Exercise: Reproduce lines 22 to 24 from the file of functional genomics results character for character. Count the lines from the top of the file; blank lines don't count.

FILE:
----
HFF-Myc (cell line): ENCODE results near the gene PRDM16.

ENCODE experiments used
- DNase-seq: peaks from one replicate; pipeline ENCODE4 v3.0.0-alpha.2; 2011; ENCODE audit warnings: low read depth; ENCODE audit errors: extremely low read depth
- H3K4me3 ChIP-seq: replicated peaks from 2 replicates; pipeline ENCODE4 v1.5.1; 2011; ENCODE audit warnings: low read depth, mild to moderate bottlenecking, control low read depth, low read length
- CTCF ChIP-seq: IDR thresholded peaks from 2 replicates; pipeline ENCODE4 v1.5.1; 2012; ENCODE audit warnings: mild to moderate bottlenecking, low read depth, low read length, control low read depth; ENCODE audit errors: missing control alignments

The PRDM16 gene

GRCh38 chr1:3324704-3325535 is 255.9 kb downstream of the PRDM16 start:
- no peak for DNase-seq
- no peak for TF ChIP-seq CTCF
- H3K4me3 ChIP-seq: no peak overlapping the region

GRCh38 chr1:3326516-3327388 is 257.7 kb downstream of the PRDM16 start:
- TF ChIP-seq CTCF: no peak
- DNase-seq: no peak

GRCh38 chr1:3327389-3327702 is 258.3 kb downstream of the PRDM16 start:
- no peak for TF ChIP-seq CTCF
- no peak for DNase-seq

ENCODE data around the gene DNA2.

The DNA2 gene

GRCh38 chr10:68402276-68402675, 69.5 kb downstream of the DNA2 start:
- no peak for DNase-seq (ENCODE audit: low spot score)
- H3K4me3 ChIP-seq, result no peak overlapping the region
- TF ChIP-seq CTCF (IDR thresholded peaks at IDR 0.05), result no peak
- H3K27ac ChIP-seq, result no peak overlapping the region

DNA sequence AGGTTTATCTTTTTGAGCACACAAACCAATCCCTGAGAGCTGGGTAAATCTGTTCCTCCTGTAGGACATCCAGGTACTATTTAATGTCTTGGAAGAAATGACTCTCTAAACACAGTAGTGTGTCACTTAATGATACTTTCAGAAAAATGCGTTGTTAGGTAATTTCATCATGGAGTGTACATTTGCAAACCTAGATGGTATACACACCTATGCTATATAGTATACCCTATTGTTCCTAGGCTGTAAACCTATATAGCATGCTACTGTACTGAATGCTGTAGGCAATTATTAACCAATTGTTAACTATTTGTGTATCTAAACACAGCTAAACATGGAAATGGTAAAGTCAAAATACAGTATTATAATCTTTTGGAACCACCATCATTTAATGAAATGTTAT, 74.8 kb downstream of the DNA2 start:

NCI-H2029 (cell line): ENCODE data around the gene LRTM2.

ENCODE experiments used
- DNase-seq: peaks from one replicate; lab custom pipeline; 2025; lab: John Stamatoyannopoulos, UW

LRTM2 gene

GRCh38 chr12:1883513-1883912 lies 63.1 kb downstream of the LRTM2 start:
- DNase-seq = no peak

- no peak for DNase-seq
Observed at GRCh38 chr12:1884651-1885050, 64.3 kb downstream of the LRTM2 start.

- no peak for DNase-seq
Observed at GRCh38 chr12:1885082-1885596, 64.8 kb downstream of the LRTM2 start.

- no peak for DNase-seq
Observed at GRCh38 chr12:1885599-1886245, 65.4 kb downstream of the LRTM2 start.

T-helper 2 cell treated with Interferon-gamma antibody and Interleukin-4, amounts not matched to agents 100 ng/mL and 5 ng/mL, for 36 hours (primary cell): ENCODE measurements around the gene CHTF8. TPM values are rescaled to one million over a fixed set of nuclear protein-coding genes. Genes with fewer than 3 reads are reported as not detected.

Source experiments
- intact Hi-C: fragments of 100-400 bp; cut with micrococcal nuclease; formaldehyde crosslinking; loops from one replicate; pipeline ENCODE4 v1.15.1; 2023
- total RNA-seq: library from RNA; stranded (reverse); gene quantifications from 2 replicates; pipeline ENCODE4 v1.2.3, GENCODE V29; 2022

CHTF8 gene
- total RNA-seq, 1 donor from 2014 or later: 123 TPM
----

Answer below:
- TF ChIP-seq CTCF (IDR thresholded peaks at IDR 0.05), result no peak
- H3K27ac ChIP-seq, result no peak overlapping the region

DNA sequence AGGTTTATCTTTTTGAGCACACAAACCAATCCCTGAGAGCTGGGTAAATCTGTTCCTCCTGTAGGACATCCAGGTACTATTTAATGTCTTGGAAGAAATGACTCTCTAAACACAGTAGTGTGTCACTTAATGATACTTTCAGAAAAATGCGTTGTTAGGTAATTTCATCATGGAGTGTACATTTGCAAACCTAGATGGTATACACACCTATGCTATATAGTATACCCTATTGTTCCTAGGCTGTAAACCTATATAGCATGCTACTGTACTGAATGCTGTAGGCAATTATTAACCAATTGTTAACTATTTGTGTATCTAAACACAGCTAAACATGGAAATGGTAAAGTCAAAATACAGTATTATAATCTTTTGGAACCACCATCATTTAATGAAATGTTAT, 74.8 kb downstream of the DNA2 start: